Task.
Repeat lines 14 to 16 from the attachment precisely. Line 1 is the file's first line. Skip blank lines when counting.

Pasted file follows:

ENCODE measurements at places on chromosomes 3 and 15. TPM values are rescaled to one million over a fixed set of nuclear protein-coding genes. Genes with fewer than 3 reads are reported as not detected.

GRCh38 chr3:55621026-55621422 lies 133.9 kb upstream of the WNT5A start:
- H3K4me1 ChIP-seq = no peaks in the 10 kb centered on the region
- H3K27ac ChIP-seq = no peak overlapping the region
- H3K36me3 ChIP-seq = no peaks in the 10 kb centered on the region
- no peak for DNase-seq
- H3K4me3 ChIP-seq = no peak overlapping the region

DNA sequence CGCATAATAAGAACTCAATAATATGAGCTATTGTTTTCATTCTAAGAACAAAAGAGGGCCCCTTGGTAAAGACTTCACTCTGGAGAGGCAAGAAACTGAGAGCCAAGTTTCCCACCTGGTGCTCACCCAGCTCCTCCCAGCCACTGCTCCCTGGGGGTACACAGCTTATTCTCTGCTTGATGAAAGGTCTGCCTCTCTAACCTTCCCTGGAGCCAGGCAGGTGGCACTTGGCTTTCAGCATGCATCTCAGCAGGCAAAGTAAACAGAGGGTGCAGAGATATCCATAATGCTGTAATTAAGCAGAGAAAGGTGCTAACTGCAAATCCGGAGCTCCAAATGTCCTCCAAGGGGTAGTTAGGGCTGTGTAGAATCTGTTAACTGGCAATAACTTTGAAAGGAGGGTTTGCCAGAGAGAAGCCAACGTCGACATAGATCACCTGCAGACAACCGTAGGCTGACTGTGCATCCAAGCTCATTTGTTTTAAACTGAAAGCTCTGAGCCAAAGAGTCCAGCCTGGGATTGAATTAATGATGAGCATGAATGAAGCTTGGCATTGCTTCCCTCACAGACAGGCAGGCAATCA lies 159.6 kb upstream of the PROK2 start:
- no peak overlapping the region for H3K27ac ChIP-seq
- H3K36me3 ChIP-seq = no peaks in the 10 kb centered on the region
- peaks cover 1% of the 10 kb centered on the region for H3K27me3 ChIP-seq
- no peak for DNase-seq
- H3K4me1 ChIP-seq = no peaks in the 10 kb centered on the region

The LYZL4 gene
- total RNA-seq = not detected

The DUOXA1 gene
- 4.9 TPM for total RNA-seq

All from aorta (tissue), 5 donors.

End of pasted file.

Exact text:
The LYZL4 gene
- total RNA-seq = not detected

The DUOXA1 gene